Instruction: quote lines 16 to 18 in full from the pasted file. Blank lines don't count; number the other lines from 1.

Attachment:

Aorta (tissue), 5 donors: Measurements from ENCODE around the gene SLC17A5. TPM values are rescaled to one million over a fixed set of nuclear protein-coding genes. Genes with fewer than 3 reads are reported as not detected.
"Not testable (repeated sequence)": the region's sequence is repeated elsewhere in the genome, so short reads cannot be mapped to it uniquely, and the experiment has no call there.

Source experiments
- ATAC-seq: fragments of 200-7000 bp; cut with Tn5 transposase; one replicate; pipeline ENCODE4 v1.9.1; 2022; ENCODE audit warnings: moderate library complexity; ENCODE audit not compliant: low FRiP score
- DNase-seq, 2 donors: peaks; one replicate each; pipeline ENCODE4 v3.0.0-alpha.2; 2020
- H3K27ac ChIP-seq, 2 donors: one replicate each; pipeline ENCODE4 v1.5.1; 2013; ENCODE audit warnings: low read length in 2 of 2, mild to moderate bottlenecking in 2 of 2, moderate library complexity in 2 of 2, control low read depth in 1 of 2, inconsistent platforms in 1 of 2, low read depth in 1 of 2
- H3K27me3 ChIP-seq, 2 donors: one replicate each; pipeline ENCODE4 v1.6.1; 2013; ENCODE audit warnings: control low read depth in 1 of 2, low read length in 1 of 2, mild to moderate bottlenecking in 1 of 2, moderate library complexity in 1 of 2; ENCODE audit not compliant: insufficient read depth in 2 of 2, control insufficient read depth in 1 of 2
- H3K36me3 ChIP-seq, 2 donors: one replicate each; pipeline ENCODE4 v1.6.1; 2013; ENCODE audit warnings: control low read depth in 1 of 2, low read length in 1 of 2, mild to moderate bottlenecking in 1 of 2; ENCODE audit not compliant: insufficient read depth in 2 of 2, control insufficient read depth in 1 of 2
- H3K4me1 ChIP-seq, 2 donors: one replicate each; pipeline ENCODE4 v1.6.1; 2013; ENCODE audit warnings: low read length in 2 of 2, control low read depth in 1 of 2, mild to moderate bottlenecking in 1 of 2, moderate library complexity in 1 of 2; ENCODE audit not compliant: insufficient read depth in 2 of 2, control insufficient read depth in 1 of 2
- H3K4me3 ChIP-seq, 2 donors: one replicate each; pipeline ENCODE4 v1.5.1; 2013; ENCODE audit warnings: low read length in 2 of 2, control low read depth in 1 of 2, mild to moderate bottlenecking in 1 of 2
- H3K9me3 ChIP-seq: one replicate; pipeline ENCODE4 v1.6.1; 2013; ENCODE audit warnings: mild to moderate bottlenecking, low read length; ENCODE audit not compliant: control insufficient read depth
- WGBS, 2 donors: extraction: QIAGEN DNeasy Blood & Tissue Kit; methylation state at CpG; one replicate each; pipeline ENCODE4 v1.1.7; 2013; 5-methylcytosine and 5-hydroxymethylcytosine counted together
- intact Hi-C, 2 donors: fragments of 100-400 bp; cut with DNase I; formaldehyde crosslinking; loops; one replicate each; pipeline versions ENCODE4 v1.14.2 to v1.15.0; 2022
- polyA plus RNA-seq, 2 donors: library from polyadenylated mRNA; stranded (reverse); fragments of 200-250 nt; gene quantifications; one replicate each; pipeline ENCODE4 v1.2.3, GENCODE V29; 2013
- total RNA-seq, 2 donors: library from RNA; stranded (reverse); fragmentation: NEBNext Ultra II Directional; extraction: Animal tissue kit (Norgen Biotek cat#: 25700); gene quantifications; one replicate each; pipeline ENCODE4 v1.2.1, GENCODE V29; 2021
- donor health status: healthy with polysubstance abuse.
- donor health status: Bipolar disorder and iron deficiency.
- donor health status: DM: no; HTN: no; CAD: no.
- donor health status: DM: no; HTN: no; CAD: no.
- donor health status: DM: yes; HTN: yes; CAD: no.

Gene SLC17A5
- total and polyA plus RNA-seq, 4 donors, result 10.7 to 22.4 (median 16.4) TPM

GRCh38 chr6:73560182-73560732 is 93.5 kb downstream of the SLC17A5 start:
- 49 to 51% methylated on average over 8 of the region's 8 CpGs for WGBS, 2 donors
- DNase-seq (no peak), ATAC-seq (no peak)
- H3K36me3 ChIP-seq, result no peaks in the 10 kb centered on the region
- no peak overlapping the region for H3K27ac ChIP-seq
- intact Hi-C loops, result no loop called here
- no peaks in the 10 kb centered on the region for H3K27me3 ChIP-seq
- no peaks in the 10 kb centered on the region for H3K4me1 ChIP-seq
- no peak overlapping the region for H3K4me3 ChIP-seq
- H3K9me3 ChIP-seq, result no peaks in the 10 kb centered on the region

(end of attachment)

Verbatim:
- donor health status: healthy with polysubstance abuse.
- donor health status: Bipolar disorder and iron deficiency.
- donor health status: DM: no; HTN: no; CAD: no.